Aberrations are errors in an image that occur because of imperfections in the optical system. Another way of saying this is that aberrations result when the optical system misdirects some of the object’s rays. Optical components can create errors in an image even if they are made of the best materials and have no defects. Some types of aberrations can occur when electromagnetic radiation of one wavelength is being imaged (monochromatic aberrations), and other types occur when electromagnetic radiation of two or more wavelengths is imaged (chromatic aberrations). The origins and consequences of chromatic radiation were discussed in the previous section.
Monochromatic aberrations can be grouped into several different categories: spherical, coma, astigmatism, field curvature, and distortion.The idea of reference sphere is often used in discussions of aberrations. For all spheres, a ray drawn perpendicular to the sphere’s surface will intersect the center of the sphere, no matter what spot on the surface is picked.
A reference sphere isn’t a physical structure; it’s just a mathematical construct that the wavefront of the electromagnetic radiation is compared to. If the electromagnetic wavefront has the shape of the reference sphere, then the wavefront will come to a perfect focus at the center of the sphere. Remember that the definition of a ray specifies that rays are drawn perpendicular to the wavefront. All of the rays associated with a spherical wavefront will intersect at the center of the sphere. If the wavefront is not spherical, some of the rays will pass through the center of the sphere.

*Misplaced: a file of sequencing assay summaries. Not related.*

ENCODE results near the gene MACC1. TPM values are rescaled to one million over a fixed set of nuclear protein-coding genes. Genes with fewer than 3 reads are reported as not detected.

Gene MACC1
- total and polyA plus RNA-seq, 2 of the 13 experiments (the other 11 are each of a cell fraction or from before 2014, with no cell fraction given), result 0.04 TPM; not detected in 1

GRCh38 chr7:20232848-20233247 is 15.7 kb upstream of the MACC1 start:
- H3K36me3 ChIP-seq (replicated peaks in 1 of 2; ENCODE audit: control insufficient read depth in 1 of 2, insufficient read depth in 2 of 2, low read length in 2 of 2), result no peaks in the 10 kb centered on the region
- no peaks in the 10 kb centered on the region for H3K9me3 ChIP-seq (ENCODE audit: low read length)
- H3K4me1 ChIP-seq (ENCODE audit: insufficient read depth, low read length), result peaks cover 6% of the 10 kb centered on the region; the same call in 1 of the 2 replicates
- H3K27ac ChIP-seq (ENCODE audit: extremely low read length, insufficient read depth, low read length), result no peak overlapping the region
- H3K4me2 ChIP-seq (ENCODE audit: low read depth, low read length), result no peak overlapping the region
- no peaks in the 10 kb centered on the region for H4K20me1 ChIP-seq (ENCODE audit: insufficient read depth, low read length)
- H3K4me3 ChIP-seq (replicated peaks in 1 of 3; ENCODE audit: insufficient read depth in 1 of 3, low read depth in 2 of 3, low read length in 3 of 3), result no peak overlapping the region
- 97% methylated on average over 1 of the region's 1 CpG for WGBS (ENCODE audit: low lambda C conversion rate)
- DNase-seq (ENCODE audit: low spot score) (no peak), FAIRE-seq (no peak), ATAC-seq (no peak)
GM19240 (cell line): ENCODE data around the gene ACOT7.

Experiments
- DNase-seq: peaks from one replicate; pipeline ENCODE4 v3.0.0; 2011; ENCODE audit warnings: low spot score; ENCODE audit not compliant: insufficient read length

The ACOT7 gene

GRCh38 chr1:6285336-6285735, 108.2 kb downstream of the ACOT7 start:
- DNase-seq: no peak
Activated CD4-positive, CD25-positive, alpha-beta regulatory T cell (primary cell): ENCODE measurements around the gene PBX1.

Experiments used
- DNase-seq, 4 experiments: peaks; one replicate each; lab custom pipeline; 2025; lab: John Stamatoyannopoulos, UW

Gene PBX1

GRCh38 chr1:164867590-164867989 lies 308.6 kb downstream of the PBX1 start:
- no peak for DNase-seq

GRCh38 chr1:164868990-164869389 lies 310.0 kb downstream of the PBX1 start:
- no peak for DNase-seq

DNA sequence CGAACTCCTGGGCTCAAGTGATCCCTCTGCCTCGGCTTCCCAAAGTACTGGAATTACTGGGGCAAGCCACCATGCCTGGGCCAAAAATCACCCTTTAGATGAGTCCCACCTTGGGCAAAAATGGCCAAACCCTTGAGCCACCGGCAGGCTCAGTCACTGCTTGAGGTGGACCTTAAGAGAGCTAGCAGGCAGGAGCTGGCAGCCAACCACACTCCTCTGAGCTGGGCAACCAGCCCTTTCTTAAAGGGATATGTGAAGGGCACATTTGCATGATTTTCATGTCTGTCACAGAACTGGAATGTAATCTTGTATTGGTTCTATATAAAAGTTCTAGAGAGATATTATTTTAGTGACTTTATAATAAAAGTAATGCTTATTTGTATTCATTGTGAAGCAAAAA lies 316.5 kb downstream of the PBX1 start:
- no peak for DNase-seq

By comparing the wavefront of the electromagnetic radiation with the reference sphere, it is possible to determine what aberrations are present in an image and how severe they are.
Spherical aberrations occur for lenses that have spherical surfaces. Rays passing through points on a lens farther away from an axis are refracted more than those closer to the axis. This results in a distribution of foci along the optical axis.